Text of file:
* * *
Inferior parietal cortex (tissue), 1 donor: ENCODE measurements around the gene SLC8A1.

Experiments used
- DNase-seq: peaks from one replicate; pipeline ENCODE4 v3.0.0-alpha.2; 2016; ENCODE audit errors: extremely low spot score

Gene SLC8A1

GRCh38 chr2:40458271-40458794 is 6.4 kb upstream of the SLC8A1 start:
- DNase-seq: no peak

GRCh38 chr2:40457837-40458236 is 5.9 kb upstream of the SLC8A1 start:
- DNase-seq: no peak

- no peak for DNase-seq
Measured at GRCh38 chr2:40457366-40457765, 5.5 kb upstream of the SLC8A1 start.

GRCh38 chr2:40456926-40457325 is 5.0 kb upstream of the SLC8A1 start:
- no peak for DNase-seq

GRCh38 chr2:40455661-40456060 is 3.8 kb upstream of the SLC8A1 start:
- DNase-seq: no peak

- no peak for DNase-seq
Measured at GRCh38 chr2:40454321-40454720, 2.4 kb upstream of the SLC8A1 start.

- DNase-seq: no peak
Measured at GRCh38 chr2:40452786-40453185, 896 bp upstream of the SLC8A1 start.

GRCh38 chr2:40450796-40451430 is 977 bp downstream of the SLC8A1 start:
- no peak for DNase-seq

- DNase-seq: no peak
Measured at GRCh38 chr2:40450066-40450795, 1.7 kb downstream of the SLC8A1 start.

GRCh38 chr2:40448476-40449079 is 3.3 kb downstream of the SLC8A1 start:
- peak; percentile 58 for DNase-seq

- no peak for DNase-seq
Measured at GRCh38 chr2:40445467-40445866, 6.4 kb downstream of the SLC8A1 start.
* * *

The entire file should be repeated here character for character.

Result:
Inferior parietal cortex (tissue), 1 donor: ENCODE measurements around the gene SLC8A1.

Experiments used
- DNase-seq: peaks from one replicate; pipeline ENCODE4 v3.0.0-alpha.2; 2016; ENCODE audit errors: extremely low spot score

Gene SLC8A1

GRCh38 chr2:40458271-40458794 is 6.4 kb upstream of the SLC8A1 start:
- DNase-seq: no peak

GRCh38 chr2:40457837-40458236 is 5.9 kb upstream of the SLC8A1 start:
- DNase-seq: no peak

- no peak for DNase-seq
Measured at GRCh38 chr2:40457366-40457765, 5.5 kb upstream of the SLC8A1 start.

GRCh38 chr2:40456926-40457325 is 5.0 kb upstream of the SLC8A1 start:
- no peak for DNase-seq

GRCh38 chr2:40455661-40456060 is 3.8 kb upstream of the SLC8A1 start:
- DNase-seq: no peak

- no peak for DNase-seq
Measured at GRCh38 chr2:40454321-40454720, 2.4 kb upstream of the SLC8A1 start.

- DNase-seq: no peak
Measured at GRCh38 chr2:40452786-40453185, 896 bp upstream of the SLC8A1 start.

GRCh38 chr2:40450796-40451430 is 977 bp downstream of the SLC8A1 start:
- no peak for DNase-seq

- DNase-seq: no peak
Measured at GRCh38 chr2:40450066-40450795, 1.7 kb downstream of the SLC8A1 start.

GRCh38 chr2:40448476-40449079 is 3.3 kb downstream of the SLC8A1 start:
- peak; percentile 58 for DNase-seq

- no peak for DNase-seq
Measured at GRCh38 chr2:40445467-40445866, 6.4 kb downstream of the SLC8A1 start.